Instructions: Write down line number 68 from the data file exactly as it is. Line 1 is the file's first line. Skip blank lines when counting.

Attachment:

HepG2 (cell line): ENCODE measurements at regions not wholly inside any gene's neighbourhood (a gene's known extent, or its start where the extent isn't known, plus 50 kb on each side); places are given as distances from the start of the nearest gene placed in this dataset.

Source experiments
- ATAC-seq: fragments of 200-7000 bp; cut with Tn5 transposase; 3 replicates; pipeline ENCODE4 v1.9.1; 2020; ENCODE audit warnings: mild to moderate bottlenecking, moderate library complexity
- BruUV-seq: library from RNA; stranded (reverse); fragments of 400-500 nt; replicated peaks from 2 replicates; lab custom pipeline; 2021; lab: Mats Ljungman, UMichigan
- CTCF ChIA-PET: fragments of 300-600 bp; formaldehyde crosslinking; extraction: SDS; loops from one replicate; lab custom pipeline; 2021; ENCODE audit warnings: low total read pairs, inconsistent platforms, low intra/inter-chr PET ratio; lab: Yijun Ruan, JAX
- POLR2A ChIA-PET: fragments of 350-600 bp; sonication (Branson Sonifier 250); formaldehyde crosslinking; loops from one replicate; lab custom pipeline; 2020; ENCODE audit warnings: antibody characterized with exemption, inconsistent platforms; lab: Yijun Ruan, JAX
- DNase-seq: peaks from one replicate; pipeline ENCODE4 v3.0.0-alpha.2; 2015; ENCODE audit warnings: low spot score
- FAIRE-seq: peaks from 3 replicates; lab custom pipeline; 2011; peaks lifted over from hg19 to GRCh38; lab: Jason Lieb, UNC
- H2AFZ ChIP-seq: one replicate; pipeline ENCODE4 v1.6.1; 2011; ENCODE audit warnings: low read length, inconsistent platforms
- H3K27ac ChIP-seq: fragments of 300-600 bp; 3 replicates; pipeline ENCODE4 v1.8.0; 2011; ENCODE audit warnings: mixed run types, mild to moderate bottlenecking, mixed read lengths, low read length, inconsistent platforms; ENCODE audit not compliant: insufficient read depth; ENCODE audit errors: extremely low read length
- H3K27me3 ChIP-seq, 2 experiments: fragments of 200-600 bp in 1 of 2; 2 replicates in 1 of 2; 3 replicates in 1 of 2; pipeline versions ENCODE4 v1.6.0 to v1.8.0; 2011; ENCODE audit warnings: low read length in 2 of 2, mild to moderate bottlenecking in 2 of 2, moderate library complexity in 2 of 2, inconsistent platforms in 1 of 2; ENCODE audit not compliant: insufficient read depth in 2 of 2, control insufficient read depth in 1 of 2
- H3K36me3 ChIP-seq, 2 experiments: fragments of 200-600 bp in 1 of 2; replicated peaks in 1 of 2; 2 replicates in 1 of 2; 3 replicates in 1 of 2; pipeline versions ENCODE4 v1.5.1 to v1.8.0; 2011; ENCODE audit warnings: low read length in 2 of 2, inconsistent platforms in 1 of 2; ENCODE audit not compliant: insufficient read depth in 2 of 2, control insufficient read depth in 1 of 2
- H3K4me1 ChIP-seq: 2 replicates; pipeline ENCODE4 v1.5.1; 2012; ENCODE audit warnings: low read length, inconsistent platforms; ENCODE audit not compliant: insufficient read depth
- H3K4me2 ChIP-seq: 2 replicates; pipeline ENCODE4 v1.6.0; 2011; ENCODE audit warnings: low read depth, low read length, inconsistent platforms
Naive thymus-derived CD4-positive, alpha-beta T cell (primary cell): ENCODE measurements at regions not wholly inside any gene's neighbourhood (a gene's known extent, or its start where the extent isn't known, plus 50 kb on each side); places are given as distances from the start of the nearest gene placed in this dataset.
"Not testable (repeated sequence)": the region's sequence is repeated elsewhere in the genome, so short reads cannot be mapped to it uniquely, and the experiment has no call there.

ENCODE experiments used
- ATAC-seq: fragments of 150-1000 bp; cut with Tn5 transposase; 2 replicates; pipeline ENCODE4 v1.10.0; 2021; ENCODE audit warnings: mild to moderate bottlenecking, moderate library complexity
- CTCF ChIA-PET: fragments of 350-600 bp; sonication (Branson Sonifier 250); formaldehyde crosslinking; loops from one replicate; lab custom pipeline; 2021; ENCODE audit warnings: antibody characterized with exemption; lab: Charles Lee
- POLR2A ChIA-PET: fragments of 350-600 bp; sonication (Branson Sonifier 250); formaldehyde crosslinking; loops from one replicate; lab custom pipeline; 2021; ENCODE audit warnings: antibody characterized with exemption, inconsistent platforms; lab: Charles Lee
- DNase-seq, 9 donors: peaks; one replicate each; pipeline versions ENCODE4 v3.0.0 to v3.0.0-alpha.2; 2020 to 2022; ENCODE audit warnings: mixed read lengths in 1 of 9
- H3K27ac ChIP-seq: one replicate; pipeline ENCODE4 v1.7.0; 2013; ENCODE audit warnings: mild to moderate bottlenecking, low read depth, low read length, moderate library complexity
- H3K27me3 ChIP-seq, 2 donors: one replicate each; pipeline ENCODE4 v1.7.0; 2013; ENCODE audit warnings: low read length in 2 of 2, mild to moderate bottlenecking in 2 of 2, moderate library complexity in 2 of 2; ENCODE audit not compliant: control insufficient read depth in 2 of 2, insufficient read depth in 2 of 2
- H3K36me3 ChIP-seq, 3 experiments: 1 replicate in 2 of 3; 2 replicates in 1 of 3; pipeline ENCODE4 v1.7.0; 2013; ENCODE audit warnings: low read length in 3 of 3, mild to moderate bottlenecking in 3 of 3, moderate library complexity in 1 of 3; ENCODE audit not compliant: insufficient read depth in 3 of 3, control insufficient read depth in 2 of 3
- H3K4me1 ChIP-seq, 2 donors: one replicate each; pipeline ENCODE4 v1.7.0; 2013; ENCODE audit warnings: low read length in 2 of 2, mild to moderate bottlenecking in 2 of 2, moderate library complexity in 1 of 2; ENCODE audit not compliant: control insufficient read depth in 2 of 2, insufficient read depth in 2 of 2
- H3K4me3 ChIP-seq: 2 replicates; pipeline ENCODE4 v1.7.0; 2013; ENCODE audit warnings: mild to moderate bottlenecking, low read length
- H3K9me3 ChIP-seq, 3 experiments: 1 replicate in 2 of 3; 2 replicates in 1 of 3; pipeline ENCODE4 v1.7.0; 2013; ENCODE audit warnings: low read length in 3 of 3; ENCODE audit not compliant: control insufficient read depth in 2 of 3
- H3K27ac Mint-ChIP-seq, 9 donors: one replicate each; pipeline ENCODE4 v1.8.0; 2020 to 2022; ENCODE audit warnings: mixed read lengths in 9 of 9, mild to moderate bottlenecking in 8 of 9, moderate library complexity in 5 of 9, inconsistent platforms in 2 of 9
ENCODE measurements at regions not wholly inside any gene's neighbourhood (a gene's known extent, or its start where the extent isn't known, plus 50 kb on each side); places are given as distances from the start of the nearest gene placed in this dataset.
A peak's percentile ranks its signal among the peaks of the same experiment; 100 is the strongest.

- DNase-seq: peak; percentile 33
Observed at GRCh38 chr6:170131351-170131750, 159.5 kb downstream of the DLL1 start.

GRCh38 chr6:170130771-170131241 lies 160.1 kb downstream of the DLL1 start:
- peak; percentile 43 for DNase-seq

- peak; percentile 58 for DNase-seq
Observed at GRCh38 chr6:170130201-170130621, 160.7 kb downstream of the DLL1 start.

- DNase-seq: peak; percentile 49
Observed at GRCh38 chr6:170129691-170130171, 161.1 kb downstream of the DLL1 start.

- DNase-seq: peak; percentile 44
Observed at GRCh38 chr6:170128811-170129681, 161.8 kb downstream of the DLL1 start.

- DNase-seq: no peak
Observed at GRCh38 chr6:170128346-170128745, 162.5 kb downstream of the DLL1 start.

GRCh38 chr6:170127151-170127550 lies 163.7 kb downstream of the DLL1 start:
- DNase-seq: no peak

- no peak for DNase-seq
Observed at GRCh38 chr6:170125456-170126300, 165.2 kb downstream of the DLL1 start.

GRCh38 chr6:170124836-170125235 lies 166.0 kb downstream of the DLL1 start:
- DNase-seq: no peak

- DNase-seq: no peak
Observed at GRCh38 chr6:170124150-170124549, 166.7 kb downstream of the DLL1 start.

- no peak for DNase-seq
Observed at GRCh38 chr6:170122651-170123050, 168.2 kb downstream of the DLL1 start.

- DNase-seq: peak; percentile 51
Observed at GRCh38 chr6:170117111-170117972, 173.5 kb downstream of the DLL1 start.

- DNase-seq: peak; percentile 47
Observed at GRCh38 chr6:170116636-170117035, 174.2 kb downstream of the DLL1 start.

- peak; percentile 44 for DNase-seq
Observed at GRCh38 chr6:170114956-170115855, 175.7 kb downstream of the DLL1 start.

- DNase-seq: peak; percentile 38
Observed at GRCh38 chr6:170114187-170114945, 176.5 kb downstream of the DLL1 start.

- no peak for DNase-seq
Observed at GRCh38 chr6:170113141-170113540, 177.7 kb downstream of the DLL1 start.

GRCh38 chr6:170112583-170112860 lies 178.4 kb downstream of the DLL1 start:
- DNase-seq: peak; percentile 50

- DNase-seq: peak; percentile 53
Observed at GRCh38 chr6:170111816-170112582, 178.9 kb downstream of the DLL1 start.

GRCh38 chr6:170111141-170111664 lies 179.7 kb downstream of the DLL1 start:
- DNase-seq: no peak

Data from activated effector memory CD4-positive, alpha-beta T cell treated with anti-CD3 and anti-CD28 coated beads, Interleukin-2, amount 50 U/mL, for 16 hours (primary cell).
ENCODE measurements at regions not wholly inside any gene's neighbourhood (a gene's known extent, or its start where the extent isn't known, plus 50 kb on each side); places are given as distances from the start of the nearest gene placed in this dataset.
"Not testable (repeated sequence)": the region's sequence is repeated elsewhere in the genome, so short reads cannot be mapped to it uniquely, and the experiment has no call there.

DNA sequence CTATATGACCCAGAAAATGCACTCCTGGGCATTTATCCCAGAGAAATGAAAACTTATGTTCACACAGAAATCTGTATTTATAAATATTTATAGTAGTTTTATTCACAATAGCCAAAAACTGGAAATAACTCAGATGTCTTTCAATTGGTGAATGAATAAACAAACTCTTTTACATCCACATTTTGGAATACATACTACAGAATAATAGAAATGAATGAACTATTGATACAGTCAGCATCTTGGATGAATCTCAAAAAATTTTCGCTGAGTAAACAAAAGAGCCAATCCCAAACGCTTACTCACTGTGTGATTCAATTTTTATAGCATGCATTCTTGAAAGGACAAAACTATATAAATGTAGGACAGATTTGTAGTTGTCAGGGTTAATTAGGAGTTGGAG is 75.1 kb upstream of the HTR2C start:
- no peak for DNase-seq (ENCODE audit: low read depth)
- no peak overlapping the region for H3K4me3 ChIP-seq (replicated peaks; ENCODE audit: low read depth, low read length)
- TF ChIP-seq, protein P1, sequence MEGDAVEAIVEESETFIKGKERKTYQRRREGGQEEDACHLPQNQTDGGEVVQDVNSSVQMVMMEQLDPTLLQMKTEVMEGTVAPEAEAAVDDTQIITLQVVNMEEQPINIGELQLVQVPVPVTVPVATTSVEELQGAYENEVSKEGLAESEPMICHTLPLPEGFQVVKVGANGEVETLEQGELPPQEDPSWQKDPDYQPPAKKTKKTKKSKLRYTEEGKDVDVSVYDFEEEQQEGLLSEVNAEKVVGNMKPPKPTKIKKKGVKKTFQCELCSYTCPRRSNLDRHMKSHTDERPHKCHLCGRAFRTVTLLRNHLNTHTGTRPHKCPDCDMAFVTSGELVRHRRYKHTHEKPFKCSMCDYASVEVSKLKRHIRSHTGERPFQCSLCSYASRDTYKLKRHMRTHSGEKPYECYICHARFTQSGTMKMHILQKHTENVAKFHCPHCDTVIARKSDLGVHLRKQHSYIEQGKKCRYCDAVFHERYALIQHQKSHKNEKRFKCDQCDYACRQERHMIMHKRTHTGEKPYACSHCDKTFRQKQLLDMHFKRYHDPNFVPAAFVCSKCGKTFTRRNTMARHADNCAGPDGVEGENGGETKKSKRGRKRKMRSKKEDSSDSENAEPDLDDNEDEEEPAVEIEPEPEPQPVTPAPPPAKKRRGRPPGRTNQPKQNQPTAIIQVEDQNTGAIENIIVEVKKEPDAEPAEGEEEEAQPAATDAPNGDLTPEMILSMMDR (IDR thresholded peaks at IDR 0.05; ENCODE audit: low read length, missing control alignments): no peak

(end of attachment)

- DNase-seq: no peak